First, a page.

2 Décembre - 8 Décembre

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Mardi 3 Décembre
Heure: 12:00 - 13:30
Lieu: Salle B107, bâtiment B, Université de Villetaneuse
Résumé: A branch-and-bound method for box constrained integer polynomial optimization
Description: Claudia D'Ambrosio We consider the problem of minimizing an arbitrary polynomial subject to
box and integrality constraints. We propose a new class of
under-estimators composed of separable functions of the original variables
and use it within a branch-and-bound scheme to easily and quickly compute
lower bounds. Computational results on randomly generated instances show
good performance with respect to the ones of different open-source solvers
like Couenne, Gloptipoly , and SCIP.
Moreover, the second part of the talk will be devoted to present a
different perspective on partially separable problems. In particula, an
exact algorithm for mixed integer non-linear programming problems with
separable non-convexities will be presented.
Heure: 14:00 - 17:00
Lieu: Salle B107, bâtiment B, Université de Villetaneuse
Résumé: Efficient Algorithms for Dualizing Large-Scale Hypergraphs
Description: Uno Takeaki A hypergraph F is a set family defined on vertex set V.The dual of F is the set of minimal subsets H of V such thatJ cap H
e emptyset for any J in FThe computation of the dual is equivalent to many problems, such asminimal hitting set enumeration of a subset family, minimal set coverenumeration, and the enumeration of hypergraph transversals.In this paper, we introduce a new set system induced by the minimalitycondition of the hitting sets, that enables us to use efficient pruningmethods.We further propose an efficient algorithm for checking the minimality,that enables us to construct time efficient and polynomial spacedualization algorithms.The computational experiments show that our algorithms are quite fasteven for large-scale input for which existing algorithms do notterminate in practical time.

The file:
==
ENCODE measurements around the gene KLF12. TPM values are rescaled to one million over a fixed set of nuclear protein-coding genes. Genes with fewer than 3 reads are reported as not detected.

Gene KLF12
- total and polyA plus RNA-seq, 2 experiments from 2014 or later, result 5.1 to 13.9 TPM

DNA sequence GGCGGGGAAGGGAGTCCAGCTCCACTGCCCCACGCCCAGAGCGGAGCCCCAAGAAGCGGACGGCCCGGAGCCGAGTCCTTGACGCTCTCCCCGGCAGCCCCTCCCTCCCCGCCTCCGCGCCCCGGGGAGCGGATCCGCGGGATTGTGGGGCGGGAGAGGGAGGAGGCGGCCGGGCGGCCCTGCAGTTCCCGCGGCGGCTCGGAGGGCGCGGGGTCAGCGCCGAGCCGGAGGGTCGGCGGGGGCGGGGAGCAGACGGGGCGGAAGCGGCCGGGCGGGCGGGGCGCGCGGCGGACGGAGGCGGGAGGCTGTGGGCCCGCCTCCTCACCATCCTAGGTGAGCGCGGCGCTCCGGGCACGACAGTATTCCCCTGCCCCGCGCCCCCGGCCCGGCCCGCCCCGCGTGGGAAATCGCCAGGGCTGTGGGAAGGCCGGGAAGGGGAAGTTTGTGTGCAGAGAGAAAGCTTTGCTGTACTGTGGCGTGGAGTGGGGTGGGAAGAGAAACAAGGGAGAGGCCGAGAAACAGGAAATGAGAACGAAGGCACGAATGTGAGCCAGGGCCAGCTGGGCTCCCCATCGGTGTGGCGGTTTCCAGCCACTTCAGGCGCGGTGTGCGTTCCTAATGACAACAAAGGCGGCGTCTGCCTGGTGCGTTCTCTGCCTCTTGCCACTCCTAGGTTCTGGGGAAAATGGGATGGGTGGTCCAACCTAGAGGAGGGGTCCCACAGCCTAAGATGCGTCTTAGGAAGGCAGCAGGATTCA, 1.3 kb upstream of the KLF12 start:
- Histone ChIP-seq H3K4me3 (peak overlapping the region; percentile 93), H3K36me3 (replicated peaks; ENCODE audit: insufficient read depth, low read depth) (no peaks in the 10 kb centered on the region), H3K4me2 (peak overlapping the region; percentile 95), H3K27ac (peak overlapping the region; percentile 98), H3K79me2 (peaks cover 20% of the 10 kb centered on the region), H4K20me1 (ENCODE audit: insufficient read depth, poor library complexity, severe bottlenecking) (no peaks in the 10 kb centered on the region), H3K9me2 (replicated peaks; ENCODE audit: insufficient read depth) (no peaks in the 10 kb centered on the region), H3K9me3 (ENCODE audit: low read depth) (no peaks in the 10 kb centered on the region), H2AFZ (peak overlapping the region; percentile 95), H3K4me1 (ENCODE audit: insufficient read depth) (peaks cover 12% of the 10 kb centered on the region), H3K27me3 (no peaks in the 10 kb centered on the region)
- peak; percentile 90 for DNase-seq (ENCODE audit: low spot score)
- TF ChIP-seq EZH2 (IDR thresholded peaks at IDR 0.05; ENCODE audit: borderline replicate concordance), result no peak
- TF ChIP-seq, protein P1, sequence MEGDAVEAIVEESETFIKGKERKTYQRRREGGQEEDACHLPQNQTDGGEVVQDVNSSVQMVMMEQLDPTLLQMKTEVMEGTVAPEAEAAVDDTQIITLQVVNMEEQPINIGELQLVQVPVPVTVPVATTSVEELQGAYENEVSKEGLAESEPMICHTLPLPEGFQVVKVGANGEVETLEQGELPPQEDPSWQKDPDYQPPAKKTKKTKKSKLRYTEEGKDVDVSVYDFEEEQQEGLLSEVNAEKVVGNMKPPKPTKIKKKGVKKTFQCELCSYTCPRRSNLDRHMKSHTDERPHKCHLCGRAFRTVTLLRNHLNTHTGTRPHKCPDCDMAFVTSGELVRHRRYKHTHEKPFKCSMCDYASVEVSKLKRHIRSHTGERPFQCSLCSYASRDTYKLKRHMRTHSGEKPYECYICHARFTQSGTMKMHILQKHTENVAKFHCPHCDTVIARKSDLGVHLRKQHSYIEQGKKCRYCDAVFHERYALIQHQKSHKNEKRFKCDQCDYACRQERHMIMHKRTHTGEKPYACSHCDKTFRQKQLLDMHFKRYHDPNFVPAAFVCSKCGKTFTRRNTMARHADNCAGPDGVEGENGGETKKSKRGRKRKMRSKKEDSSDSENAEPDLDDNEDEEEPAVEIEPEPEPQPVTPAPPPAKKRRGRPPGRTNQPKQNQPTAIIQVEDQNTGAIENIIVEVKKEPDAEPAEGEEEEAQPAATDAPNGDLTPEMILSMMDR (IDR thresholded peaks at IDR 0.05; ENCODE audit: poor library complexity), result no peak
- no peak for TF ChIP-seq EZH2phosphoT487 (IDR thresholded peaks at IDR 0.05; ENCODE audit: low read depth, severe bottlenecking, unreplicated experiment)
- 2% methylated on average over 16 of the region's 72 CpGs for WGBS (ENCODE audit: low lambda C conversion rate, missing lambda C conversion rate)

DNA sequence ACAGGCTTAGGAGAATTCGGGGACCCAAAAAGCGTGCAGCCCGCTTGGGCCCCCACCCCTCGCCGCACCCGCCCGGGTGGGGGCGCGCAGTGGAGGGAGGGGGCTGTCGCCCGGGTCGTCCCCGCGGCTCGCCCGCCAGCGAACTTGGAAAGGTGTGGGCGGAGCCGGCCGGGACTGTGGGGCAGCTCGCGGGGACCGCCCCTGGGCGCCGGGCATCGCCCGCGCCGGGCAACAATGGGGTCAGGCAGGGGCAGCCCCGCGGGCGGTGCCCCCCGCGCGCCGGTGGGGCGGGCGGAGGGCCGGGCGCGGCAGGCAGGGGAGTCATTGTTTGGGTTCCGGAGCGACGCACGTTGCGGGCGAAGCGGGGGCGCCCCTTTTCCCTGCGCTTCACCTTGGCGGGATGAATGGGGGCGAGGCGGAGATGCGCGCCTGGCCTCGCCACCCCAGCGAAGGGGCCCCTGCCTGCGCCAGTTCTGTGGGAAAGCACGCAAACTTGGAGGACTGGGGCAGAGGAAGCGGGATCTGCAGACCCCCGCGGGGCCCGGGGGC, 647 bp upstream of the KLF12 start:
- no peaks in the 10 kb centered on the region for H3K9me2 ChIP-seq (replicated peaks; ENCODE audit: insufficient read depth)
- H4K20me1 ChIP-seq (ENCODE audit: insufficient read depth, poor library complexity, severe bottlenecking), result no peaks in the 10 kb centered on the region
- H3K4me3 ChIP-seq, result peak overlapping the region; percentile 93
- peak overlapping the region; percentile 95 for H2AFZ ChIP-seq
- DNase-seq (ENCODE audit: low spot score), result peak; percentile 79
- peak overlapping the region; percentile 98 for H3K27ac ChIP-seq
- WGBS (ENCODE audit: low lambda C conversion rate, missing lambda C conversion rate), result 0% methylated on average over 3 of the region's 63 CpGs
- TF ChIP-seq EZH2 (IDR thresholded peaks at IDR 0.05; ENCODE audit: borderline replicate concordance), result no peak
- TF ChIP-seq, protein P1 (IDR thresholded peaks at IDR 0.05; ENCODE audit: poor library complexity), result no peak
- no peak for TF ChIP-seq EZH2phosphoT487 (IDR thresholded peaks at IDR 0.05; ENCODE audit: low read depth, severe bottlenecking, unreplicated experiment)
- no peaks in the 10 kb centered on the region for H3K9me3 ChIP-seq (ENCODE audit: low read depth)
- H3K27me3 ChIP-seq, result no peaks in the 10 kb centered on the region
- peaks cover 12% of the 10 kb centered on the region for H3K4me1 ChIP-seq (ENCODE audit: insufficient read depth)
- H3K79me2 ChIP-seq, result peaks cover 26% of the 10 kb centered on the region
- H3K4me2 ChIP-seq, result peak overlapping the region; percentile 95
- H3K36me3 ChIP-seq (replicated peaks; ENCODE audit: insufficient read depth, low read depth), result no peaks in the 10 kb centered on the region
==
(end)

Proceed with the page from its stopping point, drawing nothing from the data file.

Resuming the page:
Mercredi 4 Décembre
Heure: 10:30 - 13:30
Lieu: Salle B107, bâtiment B, Université de Villetaneuse
Résumé: A New Approach to String Pattern Mining with Approximate Match
Description: Uno Takeaki Frequent string mining is the problem of finding frequently appearingstrings in a given string database or large text.It has many applications to string data analysis on strings such as texts,word sequences, and genome sequences.The problem becomes difficult if the string patterns are allowed to matchapproximately, i.e., a fixed number of errors leads to an explosionin the number of small solutions, and a fixed ratio of errors violatesthe monotonicity that disables hill climbing algorithms, and thusmakes searching difficult.There would be also a difficulty on the modeling of the problem;simple mathematical definitions would result explosion of the solutions.To solve this difficulty, we go back to the motivations to find frequentstrings, and propose a new method for generating string patternsthat appear in the input string many times.In the method, we first compute the similarity between the stringsin the database, and enumerate clusters generated by similarity.We then compute representative strings for each cluster, and therepresentatives are our frequent strings.Further, by taking majority votes, we extend the obtained representativesto obtain long frequent strings.The computational experiments we performed show the efficiency of bothour model and algorithm; we were able to find many stringpatterns appearing many times in the data, and that were long butnot particularly numerous.The computation time of our method is practically short, such as20 minutes even for a genomic sequence of 100 millions of letters.
Vendredi 6 Décembre
Heure: 00:59 - 11:30
Lieu: Salle B107, bâtiment B, Université de Villetaneuse
Résumé: Data-race freedom by typing in Mezzo
Description: Thibaut Balabonski Mezzo is a typed programming language in the ML family whose static discipline controls aliasing and ownership. This rules out certain mistakes, including representation exposure and data races, and opens up new opportunities, such as gradual initialization or (more generally, and somewhat speculatively) the definition and enforcement of object protocols.

In this talk, I will explain the basic design of Mezzo on examples, and show how its type system inspired by separation logic gives a simple way of tracking ownership of fragments of shared memory between concurrent threads. Beyond the usual claim that "well-typed programs do not go wrong", we guarantee that well-typed Mezzo programs have no data-races.